I was fifteen years of age when President Kennedy visited Ireland in 1963. 

To understand the impact of President Kennedy, one has to understand that the Ireland of 1960 was a very different place, even to the Ireland of 1970. 

In 1960, the pall of nineteenth century disappointment still hung over the country.

There was still a strong sense, at that time, that we might not be able to make it as a successful nation, at least in an economic sense.

Having gained our independence in 1921, we had failed to achieve the economic potential that many assumed independence would automatically bring, just because the British had been removed. 
This economic underachievement was due to the physical damage done by warfare between 1916 and 1923, to protectionist economic and social policies between 1932 and 1956, and to the difficulties any small island economy faced, in the era before cheap air travel, containerisation, and information technology. 

Other European countries had simply overtaken us.

Then Irish politicians, like Gerard  Sweetman and Sean Lemass, had already begun to change tack, well before the Kennedy election. Protectionism was dropped, foreign investment and exports were encouraged, island status became less of a handicap, and the economy stated to grow. 
And then, as if to confirm and symbolise the more hopeful and outward looking atmosphere, one of “our own”, a man of Irish Catholic heritage became President of the United States. Not only that, he came in person to visit our country.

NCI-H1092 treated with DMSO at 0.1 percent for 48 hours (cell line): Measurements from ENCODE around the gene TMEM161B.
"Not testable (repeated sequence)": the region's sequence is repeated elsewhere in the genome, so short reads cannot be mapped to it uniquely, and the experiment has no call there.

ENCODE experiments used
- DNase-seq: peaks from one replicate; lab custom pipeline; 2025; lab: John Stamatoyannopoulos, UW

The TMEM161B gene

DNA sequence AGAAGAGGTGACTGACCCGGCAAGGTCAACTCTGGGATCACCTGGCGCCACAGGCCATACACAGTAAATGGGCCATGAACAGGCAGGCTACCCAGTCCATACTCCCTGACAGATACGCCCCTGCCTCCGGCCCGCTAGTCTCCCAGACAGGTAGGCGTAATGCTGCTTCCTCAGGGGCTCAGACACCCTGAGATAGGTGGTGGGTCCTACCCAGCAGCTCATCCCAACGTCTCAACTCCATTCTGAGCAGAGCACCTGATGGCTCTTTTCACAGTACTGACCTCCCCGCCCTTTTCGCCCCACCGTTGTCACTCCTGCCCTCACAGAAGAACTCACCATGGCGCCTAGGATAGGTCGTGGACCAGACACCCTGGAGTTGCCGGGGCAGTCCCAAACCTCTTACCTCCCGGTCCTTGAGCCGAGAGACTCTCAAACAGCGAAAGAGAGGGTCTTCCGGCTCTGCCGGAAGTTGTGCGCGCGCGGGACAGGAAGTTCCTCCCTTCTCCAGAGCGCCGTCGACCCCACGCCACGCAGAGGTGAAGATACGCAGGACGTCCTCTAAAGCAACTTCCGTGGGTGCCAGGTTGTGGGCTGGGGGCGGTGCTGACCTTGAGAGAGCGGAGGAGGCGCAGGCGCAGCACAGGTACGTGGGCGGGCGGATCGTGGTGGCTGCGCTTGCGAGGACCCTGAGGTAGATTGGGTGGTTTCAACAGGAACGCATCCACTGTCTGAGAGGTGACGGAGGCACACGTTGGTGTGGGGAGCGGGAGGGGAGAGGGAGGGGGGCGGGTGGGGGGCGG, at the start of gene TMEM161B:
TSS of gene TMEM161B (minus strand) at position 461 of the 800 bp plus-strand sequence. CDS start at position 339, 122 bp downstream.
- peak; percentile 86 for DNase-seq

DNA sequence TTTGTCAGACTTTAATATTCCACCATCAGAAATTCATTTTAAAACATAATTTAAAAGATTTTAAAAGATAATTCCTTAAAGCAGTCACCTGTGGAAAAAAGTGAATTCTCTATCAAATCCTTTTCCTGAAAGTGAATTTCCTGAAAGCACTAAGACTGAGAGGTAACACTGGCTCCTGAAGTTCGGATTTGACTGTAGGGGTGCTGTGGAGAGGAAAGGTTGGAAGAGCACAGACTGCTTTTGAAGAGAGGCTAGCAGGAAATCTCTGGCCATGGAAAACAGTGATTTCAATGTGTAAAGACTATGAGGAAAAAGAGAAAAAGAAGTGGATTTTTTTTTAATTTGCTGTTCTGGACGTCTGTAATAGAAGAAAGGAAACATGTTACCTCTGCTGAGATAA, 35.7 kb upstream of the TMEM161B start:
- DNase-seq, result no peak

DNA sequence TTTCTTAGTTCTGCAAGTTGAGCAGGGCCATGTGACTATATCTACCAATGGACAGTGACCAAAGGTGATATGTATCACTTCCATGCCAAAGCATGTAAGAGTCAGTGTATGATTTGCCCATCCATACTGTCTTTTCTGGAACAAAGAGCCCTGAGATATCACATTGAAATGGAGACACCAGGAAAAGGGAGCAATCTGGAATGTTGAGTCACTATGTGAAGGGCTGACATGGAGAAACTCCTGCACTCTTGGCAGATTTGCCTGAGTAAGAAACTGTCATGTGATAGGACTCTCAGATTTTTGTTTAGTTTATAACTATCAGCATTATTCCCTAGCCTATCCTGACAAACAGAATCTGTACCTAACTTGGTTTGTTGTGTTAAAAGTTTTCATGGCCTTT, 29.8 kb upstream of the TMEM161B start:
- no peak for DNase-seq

The fact that a person of an Irish Catholic background could be elected President of the United States, and could present such a modern and suave image to the world, made everyone of the same religious and national background feel that they too should reassess their own potential, that they too could achieve great things, and that the stereotypes, to which we were subject for so long, need no longer constrain us.

The effect of all this was, of course, magnified by television. President Kennedy’s elegance, oratory and charm would have not have had a fraction of the impact it had, if it had happened in 1953, before television was widespread. He was probably the most televisual President ever, and he was able to use the medium to beam hope and confidence into every Irish home.
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